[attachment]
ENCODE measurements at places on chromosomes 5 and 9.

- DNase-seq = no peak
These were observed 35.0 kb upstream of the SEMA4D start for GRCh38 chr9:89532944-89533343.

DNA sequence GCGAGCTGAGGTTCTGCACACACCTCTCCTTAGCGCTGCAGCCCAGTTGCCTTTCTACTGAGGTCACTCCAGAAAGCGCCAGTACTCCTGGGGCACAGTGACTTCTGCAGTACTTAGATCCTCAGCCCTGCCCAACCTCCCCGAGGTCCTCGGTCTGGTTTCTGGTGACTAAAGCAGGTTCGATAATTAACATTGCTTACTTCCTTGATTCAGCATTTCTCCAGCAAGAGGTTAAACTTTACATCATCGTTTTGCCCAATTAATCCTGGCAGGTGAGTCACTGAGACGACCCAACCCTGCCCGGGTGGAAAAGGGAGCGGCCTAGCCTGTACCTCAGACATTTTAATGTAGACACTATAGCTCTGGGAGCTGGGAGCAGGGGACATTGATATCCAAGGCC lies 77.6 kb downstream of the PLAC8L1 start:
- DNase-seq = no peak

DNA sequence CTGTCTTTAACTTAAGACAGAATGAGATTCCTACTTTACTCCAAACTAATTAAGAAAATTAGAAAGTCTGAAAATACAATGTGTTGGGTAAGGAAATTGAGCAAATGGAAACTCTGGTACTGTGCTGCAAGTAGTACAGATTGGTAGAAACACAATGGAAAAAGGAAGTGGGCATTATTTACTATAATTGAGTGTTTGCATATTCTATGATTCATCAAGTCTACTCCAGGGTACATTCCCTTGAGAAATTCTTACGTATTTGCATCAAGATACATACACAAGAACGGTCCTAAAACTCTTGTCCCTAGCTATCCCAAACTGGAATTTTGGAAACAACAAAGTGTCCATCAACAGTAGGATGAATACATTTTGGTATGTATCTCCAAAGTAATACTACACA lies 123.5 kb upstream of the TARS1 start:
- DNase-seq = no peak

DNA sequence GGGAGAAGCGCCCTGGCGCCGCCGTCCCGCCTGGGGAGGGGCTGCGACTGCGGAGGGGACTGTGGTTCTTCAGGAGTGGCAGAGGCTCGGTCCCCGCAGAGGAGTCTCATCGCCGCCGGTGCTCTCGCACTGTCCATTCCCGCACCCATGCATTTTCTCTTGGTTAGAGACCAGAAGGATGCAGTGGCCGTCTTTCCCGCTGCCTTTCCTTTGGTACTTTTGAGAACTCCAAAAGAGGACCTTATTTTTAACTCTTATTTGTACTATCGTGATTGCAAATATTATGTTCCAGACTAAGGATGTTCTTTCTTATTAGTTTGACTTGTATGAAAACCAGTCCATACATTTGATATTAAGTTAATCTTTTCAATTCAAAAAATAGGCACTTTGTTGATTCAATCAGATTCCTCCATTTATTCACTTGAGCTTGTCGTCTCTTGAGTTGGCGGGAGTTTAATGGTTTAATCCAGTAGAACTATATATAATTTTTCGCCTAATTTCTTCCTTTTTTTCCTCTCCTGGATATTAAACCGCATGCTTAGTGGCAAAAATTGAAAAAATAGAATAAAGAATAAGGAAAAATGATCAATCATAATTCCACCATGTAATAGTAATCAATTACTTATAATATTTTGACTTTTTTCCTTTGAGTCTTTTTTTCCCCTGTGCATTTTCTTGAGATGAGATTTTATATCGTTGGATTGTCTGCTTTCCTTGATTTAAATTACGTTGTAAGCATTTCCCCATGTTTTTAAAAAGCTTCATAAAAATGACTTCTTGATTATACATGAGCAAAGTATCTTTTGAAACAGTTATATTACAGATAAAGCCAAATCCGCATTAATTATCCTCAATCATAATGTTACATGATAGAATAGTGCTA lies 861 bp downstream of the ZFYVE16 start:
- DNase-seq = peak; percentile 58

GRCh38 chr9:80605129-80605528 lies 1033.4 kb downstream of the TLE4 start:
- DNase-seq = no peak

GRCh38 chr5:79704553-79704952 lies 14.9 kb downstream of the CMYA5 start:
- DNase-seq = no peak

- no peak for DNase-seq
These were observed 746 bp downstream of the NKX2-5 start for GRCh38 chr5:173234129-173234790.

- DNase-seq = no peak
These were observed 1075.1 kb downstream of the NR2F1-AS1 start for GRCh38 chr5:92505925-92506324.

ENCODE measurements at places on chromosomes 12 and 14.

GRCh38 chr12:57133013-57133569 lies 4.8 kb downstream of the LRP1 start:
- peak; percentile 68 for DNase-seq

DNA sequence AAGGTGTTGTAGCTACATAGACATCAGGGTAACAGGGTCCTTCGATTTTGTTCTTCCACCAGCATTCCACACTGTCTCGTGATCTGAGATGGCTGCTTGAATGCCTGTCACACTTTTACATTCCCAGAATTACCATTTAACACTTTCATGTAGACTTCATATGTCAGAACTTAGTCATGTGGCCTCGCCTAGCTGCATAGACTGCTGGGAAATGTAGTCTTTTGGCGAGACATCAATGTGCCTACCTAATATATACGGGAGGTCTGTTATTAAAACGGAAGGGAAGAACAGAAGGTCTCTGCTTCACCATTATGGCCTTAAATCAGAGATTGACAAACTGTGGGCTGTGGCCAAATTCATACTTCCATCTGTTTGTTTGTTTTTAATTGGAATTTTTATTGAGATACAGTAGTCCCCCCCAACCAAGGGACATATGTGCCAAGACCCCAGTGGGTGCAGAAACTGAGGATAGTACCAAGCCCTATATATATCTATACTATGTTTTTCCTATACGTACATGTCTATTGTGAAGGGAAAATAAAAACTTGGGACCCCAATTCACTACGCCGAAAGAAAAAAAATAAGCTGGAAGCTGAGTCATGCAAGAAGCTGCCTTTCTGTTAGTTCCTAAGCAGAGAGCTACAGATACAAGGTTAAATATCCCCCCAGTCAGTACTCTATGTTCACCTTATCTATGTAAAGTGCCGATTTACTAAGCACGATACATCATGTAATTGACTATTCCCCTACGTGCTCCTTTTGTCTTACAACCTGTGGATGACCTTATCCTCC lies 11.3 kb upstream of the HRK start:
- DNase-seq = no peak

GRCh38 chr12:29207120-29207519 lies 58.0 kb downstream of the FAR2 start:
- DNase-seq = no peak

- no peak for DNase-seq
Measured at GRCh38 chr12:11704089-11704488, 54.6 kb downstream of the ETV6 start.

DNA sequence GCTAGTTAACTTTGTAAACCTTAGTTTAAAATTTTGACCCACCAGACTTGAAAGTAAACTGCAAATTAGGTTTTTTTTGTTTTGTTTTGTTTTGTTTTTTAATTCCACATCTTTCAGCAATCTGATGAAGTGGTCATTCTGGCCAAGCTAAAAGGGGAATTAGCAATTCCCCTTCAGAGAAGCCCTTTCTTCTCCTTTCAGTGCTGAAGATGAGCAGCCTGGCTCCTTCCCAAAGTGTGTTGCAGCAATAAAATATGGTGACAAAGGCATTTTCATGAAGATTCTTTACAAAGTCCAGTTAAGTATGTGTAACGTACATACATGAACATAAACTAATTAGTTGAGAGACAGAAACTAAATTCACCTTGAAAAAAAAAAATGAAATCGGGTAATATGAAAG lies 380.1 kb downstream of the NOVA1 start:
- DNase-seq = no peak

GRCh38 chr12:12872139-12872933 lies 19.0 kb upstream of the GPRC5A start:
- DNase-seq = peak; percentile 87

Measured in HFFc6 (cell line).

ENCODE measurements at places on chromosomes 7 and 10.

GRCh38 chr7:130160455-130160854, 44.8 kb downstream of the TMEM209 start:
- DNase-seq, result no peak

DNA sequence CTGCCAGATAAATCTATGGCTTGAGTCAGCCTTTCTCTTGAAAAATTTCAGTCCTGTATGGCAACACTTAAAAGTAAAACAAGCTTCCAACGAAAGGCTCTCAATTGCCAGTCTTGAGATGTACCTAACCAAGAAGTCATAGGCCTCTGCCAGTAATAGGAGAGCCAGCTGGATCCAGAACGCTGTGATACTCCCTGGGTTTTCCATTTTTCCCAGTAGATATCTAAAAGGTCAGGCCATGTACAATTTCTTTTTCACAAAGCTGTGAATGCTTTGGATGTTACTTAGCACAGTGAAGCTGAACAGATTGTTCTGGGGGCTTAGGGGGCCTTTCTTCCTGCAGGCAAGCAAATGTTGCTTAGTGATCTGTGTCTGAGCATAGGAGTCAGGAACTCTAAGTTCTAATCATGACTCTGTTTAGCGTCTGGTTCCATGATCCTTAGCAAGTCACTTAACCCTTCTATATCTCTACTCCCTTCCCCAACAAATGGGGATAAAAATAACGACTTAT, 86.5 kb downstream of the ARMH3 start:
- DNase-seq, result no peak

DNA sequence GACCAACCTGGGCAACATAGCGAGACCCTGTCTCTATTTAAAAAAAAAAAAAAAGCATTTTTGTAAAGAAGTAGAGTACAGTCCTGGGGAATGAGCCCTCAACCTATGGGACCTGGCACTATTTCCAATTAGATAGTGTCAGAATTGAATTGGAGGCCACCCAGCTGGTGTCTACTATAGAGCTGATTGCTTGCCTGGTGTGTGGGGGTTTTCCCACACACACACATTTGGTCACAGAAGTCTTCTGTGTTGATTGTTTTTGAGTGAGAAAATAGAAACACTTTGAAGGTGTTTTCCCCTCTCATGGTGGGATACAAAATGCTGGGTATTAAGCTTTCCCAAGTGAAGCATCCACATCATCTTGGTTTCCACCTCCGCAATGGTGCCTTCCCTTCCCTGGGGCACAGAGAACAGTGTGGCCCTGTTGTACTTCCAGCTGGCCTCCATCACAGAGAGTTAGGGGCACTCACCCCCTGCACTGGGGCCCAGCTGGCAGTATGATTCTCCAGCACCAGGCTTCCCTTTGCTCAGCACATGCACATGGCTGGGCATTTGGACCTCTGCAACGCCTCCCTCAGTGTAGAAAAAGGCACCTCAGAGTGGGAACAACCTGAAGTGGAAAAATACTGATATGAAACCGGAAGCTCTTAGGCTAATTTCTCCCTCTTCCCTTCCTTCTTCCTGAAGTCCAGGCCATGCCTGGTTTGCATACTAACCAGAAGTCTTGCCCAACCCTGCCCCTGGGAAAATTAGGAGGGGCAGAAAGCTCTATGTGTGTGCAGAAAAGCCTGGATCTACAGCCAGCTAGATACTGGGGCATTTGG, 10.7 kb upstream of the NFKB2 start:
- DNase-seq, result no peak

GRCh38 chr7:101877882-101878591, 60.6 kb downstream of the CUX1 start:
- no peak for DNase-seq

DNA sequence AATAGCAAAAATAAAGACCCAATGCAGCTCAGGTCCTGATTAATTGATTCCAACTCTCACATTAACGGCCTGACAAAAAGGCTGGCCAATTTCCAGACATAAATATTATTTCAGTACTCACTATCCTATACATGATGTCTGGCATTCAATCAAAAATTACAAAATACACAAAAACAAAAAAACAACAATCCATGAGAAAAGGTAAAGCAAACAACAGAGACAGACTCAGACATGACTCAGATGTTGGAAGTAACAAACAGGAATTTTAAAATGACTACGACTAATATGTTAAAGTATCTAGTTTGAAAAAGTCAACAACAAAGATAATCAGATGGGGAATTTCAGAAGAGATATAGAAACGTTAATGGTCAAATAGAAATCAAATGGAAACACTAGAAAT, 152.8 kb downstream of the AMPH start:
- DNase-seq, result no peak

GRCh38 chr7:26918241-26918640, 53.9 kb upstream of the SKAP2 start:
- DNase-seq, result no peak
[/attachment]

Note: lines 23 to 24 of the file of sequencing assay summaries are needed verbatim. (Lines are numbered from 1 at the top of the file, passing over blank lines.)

GRCh38 chr12:29207120-29207519 lies 58.0 kb downstream of the FAR2 start:
- DNase-seq = no peak